The ABCs Of Death (18)

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Review byMatthew Turner24/04/2013

Three out of Five stars
Running time: 129 mins

The ABCs of Death has its fair share of hits and misses and it's ultimately worth seeing for the handful of good ones, but the overall execution of the project never quite lives up to the concept, with too many of the films feeling lazy and poorly thought out.

What's it all about?
Directed by 26 different genre directors (including Ti West, Adam Wingard, Lee Hardcastle and Ben Wheatley) from 15 different countries, The ABCs of Death is a horror anthology of short films about death, with each entry representing a letter of the alphabet. Unfolding in alphabetical order with the titles appearing at the end (occasionally as a punchline), the films range from between a couple of minutes to seven minutes long each and encompass a number of different styles, including animation and claymation.

The subjects of each story are wildly varied and include: villagers chasing a vampire with the action seen from the vampire's point-of-view (Ben Wheatley's Unearthed); a young woman who takes drastic measures after a stress-related food binge (Xavier Gens' XXL); a woman stepping up her plans for her husband after a catastrophic event (Nacho Vigalondo's Apocalypse); and a man being forced to compete in a series of masturbation contests where the loser is killed each time (Timo Tjahjanto's Libido).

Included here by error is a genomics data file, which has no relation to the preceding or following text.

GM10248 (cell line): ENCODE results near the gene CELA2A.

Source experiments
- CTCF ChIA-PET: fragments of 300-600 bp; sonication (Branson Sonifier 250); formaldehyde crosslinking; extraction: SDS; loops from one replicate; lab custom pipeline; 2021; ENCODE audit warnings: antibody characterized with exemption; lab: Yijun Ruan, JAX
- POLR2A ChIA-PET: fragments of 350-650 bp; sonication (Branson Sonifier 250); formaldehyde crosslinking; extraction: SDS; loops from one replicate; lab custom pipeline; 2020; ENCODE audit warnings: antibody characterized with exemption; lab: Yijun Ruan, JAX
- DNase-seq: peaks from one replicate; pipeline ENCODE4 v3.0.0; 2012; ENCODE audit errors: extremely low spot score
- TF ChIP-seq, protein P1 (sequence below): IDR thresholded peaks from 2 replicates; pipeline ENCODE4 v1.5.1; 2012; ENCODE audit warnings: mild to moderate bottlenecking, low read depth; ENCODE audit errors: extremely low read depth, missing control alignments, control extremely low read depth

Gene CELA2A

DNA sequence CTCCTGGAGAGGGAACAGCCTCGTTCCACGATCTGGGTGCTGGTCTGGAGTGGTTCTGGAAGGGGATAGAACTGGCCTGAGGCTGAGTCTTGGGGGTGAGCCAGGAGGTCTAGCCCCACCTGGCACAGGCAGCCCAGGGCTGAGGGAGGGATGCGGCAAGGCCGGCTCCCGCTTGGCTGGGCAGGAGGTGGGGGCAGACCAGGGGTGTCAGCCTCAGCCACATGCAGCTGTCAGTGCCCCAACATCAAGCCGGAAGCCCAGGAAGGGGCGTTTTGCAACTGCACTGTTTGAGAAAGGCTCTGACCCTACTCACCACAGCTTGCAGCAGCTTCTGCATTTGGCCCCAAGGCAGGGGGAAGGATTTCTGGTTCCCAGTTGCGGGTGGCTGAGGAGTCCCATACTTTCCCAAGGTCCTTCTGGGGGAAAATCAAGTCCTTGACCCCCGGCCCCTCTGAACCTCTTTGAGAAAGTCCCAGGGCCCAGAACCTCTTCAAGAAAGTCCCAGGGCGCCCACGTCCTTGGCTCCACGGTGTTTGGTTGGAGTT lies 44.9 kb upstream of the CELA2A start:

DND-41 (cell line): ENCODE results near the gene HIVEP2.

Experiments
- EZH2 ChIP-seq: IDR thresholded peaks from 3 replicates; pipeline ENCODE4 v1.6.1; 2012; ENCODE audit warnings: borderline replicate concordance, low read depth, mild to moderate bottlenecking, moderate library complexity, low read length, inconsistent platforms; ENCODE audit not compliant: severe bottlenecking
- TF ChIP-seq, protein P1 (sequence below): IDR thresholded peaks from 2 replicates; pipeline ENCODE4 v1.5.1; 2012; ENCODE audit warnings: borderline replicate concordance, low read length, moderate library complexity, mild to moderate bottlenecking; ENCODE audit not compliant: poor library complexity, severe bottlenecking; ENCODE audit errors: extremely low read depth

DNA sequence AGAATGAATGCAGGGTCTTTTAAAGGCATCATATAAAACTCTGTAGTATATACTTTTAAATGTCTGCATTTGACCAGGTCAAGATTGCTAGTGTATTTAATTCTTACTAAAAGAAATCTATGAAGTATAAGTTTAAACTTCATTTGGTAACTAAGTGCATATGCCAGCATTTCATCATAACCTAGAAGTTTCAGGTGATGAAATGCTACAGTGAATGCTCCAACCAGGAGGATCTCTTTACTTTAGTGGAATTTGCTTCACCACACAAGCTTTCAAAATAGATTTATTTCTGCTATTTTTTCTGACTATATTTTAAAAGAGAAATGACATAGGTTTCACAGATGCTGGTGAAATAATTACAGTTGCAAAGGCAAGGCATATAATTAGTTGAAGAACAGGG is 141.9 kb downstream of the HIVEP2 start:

The Good
Like most anthology films, The ABCs of Death has its fair share of hits and misses and there are some definite hits here. By a strange coincidence, two of the best films are animated shorts involving toilets: Lee Hardcastle's inventive and very funny claymation short Toilet (in which a small boy fears that his toilet will eat him) and Anders Morgenthaler's traditionally animated Klutz, about an accident-prone woman...well...going to the toilet.

As a general rule, the most successful films are those with a strong comedy element, such as Adam Wingard's self-aware Quack, though others impress with either stylish direction (Marcel Sarmiento's Dogfight), general grisliness (Gens' XXL) or the flat-out weirdness of the basic idea (Libido, Iguchi Noboru's Fart or ‘Young Ladies and Poison Gas’, and Thomas Cappellen Malling's Hydro-electric Diffusion).

The Bad
The main problem is that the execution doesn't really live up to the concept, something that isn't helped by the lack of a framing device; similarly, none of the films is allowed to breathe long enough to work up any real scares. On top of that, several of the shorts feel lazy and poorly thought out: fans of Ti West's films, for example, are likely to be extremely disappointed with his effort (to reveal the title is to reveal the punchline, but it begins with M), while others, like Srdjan Spasojevic's Removed or Yoshihiro Nishimura's Zetsumetsu are just plain baffling.

Worth seeing?
The ABCs of Death doesn't have a great hit-to-miss ratio, but the small handful of its best films ensure that it's worth seeing overall.

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The ABCs Of Death (18)
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Content updated: 26/09/2015 07:22

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